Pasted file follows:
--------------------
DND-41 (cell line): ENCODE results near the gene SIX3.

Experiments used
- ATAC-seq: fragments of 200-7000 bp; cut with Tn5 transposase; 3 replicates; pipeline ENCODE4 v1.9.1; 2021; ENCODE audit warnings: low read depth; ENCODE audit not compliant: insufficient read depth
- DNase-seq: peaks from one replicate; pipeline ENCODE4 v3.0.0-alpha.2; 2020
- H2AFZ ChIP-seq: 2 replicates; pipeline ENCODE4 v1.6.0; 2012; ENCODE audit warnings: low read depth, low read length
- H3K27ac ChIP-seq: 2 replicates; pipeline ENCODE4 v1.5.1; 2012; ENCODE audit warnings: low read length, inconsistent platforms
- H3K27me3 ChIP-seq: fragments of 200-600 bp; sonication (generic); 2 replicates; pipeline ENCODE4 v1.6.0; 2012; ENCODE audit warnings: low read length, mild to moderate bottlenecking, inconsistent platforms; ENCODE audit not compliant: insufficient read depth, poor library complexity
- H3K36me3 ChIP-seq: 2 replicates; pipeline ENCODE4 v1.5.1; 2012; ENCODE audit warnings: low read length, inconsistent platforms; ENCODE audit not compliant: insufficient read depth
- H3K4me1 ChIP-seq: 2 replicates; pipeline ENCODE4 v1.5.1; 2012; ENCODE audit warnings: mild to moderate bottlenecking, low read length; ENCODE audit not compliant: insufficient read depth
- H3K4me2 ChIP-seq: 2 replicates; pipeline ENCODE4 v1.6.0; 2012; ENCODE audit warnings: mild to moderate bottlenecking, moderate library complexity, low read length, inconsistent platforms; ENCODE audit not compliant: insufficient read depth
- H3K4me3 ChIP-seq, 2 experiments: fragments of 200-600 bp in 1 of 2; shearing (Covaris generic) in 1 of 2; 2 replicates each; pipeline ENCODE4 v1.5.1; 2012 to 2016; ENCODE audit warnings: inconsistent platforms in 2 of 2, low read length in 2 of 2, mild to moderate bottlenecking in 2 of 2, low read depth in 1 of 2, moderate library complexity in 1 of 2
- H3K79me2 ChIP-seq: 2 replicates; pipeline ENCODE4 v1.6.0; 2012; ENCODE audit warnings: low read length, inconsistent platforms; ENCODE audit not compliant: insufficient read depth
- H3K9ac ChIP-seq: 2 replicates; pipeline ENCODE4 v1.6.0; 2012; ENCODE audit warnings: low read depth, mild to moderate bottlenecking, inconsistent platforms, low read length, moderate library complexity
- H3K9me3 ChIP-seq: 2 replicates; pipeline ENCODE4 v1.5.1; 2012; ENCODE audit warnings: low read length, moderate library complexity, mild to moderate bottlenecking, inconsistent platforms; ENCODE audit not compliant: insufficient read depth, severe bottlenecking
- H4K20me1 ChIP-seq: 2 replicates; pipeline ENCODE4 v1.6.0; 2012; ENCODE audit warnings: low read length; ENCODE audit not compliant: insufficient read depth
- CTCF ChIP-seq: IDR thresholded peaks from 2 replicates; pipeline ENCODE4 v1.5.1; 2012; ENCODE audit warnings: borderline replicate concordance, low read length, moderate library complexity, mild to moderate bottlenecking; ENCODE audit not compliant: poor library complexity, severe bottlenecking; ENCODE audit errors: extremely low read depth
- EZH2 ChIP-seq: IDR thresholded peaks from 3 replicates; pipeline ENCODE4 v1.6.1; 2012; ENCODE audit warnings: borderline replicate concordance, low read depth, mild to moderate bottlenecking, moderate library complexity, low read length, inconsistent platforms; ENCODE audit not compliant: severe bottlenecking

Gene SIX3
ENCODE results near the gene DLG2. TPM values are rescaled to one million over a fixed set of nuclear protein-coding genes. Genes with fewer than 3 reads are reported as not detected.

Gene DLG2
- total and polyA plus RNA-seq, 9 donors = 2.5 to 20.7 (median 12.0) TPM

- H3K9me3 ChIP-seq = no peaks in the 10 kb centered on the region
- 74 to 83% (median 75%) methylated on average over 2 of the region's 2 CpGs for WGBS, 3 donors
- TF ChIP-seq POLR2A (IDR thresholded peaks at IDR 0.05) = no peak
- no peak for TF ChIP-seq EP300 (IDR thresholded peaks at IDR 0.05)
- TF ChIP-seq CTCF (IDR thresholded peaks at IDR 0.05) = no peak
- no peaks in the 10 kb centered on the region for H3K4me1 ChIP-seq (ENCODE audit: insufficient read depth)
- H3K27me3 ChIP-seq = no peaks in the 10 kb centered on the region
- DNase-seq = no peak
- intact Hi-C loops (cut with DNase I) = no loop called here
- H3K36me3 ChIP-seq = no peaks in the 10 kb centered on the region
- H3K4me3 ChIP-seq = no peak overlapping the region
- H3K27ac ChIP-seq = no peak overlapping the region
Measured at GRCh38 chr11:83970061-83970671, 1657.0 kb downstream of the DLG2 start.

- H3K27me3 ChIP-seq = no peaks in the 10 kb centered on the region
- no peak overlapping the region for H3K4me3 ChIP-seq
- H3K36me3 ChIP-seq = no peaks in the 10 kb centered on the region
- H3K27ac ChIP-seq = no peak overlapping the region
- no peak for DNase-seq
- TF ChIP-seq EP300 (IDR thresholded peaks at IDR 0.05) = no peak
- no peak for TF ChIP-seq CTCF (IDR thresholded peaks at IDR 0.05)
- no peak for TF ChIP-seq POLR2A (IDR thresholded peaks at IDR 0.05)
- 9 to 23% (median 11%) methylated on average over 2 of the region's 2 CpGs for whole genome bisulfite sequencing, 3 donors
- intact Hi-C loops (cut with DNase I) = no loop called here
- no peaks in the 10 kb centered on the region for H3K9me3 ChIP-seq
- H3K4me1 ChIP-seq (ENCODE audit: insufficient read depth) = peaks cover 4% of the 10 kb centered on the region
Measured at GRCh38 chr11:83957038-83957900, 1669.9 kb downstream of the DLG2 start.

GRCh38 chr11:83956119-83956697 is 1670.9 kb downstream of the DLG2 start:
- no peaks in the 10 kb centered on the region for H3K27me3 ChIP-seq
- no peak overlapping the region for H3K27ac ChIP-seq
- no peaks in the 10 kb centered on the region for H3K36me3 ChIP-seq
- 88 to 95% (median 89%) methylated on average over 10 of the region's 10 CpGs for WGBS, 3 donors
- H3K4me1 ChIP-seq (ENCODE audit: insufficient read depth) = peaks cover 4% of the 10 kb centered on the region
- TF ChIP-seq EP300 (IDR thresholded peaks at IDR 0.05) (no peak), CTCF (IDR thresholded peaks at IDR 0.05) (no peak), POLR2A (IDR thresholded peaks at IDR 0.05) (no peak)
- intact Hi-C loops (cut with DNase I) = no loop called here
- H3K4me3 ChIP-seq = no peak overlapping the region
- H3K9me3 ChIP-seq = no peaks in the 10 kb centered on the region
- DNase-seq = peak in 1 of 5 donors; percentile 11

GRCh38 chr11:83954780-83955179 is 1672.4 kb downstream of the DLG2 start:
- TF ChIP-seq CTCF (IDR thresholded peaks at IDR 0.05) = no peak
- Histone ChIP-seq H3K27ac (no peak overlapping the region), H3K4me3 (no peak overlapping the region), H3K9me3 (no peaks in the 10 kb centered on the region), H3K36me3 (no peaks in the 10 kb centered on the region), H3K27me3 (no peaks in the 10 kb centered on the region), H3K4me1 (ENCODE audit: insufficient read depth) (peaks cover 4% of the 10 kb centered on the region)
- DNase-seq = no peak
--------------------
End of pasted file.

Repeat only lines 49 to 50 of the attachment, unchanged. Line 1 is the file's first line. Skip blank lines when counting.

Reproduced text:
- no peaks in the 10 kb centered on the region for H3K27me3 ChIP-seq
- no peak overlapping the region for H3K27ac ChIP-seq